SHIPPINGInsight ended its three-day conference facing the benefits of innovation, along with the reality of…
This week, the IPCC (Intergovernmental Panel on Climate Change) issued a “Code Red for Humanity” citing that impacts from human activity are exceeding the limits set in 2015 for temperature increases. “Global warming of 1.5°C and 2°C will be exceeded during the 21st century unless deep reductions in carbon dioxide (CO2) and other greenhouse gas emissions occur in the coming decades” cited the report. This indicates that the pressure will be increasing on industry to limit its emissions, adding fuel to an already burning fire.
It isn’t that shipping hasn’t been working to address its emissions. We have been working for years to overcome the challenges of a global industry utilizing capital intensive assets trying to pivot towards technologies that are still in their nascent stages. Further, it seems as though once a particular strategy begins to gain traction, we find its weaknesses, like LNG and methane slip.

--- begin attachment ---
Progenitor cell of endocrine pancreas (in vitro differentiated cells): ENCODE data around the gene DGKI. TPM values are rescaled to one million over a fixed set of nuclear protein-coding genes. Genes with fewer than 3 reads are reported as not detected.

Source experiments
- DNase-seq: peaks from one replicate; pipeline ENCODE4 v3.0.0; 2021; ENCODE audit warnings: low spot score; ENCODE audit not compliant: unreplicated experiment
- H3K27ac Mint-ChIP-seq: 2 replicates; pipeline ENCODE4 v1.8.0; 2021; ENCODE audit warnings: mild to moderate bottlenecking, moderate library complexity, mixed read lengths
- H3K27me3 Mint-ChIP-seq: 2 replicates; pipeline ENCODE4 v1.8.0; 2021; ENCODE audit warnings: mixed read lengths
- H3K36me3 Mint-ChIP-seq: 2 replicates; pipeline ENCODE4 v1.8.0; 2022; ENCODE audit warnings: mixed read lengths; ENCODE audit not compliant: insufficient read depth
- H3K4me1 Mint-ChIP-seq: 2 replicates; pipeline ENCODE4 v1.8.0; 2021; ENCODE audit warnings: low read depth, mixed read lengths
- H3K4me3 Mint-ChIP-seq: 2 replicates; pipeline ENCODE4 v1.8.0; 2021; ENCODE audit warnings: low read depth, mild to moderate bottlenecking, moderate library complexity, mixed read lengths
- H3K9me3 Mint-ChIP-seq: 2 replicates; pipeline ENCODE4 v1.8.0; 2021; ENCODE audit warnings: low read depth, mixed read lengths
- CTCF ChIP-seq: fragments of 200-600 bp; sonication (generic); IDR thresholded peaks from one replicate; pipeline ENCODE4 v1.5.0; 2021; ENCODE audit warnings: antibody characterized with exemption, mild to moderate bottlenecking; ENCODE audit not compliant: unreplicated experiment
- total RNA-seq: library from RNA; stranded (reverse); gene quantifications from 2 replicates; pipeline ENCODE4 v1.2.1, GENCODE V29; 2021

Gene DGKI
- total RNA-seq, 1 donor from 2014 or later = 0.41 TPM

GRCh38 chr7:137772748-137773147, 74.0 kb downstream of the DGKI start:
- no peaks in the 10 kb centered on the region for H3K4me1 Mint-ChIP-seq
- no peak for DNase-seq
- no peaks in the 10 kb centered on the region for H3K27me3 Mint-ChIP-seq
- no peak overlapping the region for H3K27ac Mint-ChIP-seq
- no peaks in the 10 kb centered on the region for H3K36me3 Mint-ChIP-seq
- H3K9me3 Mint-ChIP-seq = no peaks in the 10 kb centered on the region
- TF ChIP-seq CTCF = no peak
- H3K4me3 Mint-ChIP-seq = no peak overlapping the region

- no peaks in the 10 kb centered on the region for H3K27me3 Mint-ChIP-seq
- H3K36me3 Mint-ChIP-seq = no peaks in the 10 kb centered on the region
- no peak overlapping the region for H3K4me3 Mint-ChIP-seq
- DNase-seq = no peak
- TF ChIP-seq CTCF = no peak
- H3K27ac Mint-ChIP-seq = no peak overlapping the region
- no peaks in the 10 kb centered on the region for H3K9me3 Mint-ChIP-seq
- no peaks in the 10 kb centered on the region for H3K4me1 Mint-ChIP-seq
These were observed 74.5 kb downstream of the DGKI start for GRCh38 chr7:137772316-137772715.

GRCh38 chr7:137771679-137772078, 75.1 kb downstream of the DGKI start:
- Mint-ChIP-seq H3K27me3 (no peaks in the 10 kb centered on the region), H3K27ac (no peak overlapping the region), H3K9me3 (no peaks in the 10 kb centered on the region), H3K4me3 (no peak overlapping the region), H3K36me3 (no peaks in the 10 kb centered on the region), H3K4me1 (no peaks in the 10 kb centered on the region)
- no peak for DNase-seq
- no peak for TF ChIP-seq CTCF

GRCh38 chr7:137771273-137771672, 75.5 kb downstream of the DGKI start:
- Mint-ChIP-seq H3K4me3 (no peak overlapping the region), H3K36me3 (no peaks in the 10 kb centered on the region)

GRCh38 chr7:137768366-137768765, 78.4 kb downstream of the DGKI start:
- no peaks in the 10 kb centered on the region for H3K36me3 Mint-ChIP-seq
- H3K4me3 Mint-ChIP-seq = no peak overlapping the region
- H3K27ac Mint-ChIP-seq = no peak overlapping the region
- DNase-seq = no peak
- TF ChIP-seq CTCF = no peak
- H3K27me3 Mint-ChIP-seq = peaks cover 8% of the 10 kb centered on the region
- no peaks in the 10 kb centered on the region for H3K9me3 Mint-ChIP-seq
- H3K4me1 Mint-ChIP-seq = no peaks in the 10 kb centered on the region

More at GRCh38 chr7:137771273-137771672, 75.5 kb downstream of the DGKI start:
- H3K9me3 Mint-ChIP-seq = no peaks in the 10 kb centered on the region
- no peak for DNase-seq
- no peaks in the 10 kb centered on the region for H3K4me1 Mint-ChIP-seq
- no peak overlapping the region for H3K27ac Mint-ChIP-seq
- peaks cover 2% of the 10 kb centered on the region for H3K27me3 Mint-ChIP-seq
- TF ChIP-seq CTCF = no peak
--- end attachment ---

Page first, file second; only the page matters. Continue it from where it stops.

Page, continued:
Nevertheless, we don’t have the luxury of time and must take action while we wait for the development of alternatives, such as hydrogen and nuclear, to become applicable to shipping. Fuel additives that improve combustion, for instance, are a tool to reduce emissions as are digital assets that maximize fuel utilization and improve routing and speed efficiencies.
Further, we need to harmonize our approach. Yes, we are historically a highly fragmented industry, but with the need for infrastructure support and operational standardization, it is important to coalesce around a minimal number of solutions.
COP 26 is approaching in Glasgow where one of the focal points will be shipping. It will not be a recognition that shipping is the engine of global trade but will rather be critical of the emissions coming from that engine. It is vital that we demonstrate that we are taking action NOW as we harmonize our approach to the future.